NASA’s MMS Spotted From Tokyo

The four MMS spacecraft appear as greenish streaks in this series of photos taken on Nov. 30, 2015 (Dec. 1, 2015, local time), near Tokyo. Image Credit: Naritoshi Kitamura

The four MMS spacecraft appear as greenish streaks in this series of photos taken on Nov. 30, 2015 (Dec. 1, 2015, local time), near Tokyo. Image Credit: Naritoshi Kitamura

January 22, 2016 – Looking like artificial shooting stars, the four Magnetospheric Multiscale, or MMS, spacecraft appear as greenish streaks in this series of photos taken with a DSLR camera from Japan on November 30, 2015, at 12:11 p.m. MST (December 1, 2015, at 4:11 a.m. local time). The spacecraft appear lit up to our eyes, because they reflect sunlight coming in from over the horizon.

The slightly staggered spacing of the four spacecraft reflects their stretched-out pyramid-shaped flying formation, which allows them to create three-dimensional maps of the particles and magnetic fields in near-Earth space — key information for understanding the dynamic magnetic system around our planet and an explosive process called magnetic reconnection, which can send particles hurtling through space at dramatic speeds.

The four spacecraft were flying at distances of six to 60 miles apart as they streaked over Sagamihara, Japan, near Tokyo on Earth’s night side. Over the day side, their formation compressed into a three-sided pyramid shape with a mere six miles between each of the spacecraft — the tightest multi-spacecraft formation ever flown in orbit.

The bright spot near the top of the image is the brighter star of the constellation Canis Minor. Two pieces of space junk are also visible — in the upper left of the frame, an Atlas 1 Centaur rocket body can be seen as it shoots across the sky. Near the bottom of the frame, an Ariane 5 upper stage moves more slowly from right to left.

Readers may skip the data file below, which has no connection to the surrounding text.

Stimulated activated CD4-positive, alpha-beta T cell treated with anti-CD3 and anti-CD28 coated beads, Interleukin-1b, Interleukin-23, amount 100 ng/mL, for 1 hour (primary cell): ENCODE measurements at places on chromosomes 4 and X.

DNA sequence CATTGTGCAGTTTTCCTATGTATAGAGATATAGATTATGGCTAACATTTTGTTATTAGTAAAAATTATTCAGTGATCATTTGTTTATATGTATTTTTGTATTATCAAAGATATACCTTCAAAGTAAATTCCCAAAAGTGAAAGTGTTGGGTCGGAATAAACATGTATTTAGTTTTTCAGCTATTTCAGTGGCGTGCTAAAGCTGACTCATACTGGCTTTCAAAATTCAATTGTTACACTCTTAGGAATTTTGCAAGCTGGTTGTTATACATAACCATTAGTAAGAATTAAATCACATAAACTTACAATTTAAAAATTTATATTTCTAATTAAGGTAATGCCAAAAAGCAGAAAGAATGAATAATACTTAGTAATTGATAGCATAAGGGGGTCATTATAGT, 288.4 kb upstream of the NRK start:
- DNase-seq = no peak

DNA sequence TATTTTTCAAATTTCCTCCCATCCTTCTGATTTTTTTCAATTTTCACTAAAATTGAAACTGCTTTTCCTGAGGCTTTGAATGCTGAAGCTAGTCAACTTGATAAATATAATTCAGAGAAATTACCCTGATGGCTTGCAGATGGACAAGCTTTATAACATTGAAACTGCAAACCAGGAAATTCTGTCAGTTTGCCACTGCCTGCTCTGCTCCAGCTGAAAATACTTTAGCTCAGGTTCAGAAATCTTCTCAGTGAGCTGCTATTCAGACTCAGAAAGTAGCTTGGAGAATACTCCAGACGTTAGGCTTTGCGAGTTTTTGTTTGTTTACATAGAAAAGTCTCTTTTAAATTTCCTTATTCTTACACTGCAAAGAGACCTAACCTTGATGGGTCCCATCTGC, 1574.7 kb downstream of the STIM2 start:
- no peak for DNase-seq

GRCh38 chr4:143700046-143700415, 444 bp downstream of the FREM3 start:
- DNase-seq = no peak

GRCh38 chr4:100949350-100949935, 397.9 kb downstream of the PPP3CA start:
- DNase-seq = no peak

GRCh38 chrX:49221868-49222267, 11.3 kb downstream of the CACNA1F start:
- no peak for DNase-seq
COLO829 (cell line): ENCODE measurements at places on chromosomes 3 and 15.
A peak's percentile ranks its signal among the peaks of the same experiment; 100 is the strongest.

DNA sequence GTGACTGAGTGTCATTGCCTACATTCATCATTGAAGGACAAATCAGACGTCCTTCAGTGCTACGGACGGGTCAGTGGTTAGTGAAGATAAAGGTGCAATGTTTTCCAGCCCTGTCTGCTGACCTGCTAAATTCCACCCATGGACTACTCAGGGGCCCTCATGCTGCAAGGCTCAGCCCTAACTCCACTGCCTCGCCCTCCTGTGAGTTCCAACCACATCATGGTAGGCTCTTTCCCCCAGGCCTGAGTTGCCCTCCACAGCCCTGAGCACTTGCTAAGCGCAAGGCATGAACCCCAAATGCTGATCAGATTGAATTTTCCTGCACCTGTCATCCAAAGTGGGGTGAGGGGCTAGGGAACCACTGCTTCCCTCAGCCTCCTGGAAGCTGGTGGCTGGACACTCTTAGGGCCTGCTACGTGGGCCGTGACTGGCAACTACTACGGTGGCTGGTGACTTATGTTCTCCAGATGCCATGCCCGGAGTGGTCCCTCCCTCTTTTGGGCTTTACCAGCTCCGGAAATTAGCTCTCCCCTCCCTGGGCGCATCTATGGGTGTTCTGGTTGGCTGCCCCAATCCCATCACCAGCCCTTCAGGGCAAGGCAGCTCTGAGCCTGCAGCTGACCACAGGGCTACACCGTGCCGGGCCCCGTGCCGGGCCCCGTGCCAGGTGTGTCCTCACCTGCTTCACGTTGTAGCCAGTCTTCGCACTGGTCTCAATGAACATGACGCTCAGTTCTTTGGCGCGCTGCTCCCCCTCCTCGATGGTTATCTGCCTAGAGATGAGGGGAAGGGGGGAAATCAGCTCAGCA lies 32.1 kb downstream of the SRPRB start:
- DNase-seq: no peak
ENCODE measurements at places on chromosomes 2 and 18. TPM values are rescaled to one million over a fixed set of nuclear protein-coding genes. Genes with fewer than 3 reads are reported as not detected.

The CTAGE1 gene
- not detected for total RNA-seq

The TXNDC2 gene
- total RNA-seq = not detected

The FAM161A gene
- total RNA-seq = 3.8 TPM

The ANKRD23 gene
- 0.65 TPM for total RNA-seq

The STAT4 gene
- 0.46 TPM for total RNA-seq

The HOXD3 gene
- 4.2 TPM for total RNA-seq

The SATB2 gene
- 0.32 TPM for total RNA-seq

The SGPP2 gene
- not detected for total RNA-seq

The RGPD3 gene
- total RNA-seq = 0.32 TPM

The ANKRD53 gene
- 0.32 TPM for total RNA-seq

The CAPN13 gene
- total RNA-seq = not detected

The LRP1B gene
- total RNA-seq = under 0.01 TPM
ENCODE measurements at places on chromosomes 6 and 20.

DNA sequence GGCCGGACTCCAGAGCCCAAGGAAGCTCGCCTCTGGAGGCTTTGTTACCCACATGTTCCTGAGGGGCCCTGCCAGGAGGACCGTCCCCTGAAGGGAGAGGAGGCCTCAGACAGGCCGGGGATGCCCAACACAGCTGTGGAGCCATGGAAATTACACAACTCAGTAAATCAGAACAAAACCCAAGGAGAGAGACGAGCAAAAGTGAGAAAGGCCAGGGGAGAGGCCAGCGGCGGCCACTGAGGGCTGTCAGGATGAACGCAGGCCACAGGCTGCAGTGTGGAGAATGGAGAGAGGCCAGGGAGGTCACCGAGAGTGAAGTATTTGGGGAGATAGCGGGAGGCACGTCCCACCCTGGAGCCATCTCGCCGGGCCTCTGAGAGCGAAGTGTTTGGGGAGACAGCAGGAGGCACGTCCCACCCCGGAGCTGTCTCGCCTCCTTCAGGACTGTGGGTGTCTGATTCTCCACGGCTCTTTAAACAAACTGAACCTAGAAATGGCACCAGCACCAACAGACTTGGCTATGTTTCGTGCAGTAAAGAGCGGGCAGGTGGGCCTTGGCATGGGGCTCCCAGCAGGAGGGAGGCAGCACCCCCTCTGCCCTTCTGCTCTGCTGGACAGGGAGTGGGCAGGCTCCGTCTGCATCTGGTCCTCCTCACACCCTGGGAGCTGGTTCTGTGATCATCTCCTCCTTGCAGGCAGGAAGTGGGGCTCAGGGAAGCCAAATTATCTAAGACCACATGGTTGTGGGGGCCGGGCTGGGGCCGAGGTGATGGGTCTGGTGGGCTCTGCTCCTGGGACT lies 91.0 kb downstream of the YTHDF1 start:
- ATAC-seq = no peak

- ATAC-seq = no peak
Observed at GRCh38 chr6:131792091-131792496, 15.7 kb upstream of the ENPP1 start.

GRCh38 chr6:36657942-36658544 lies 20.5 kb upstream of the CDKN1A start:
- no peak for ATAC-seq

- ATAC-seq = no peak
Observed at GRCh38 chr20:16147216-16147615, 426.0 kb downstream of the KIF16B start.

Captured by space scientist Naritoshi Kitamura from JAXA’s Institute of Space and Astronautical Science, the 10 two-second exposures were taken with a Canon EOS 6D with sensitivity ISO-25600, F5.6 aperture, and 300 mm focal length.

Planned for more than 10 years, the MMS mission launched four identical spacecraft on a single rocket in March 2015. The spacecraft are flying through the boundaries of Earth’s magnetic system, the magnetosphere. Their initial orbit is taking them through the dayside boundaries of the magnetosphere — known as the magnetopause — where the solar wind and other solar events drive magnetic reconnection. Eventually, their orbit will loop out farther to carry them through the farthest reaches of the magnetosphere on the night side, where magnetic reconnection is thought to be driven by the build-up of stored energy.

MMS is the fourth NASA Solar Terrestrial Probes (STP) program mission. Goddard built, integrated and tested the four MMS spacecraft and is responsible for overall mission management and mission operations. The Southwest Research Institute in San Antonio, Texas, leads the Instrument Suite Science Team, with the University of New Hampshire leading the FIELDS instrument suite. Science operations planning and instrument command sequence development are performed at the MMS Science Operations Center at the University of Colorado’s Laboratory for Atmospheric and Space Physics in Boulder.